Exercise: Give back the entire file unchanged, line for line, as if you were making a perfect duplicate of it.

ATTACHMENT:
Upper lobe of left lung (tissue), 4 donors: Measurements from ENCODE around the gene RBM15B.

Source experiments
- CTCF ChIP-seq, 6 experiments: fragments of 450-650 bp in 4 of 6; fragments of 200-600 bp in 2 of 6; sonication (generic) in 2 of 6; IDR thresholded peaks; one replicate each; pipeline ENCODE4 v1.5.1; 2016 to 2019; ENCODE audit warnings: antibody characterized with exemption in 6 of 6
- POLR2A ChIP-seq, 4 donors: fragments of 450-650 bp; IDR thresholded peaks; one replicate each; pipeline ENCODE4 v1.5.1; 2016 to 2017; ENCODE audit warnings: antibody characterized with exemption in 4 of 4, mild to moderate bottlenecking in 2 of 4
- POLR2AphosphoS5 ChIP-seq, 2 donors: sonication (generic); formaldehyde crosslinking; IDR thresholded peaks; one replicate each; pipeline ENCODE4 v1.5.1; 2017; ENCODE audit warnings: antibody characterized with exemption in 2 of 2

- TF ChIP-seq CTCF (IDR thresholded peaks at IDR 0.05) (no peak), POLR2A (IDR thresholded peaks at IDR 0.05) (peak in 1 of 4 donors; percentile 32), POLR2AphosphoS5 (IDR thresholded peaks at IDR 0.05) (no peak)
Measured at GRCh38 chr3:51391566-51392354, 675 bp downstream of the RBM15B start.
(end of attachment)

Upper lobe of left lung (tissue), 4 donors: Measurements from ENCODE around the gene RBM15B.

Source experiments
- CTCF ChIP-seq, 6 experiments: fragments of 450-650 bp in 4 of 6; fragments of 200-600 bp in 2 of 6; sonication (generic) in 2 of 6; IDR thresholded peaks; one replicate each; pipeline ENCODE4 v1.5.1; 2016 to 2019; ENCODE audit warnings: antibody characterized with exemption in 6 of 6
- POLR2A ChIP-seq, 4 donors: fragments of 450-650 bp; IDR thresholded peaks; one replicate each; pipeline ENCODE4 v1.5.1; 2016 to 2017; ENCODE audit warnings: antibody characterized with exemption in 4 of 4, mild to moderate bottlenecking in 2 of 4
- POLR2AphosphoS5 ChIP-seq, 2 donors: sonication (generic); formaldehyde crosslinking; IDR thresholded peaks; one replicate each; pipeline ENCODE4 v1.5.1; 2017; ENCODE audit warnings: antibody characterized with exemption in 2 of 2

- TF ChIP-seq CTCF (IDR thresholded peaks at IDR 0.05) (no peak), POLR2A (IDR thresholded peaks at IDR 0.05) (peak in 1 of 4 donors; percentile 32), POLR2AphosphoS5 (IDR thresholded peaks at IDR 0.05) (no peak)
Measured at GRCh38 chr3:51391566-51392354, 675 bp downstream of the RBM15B start.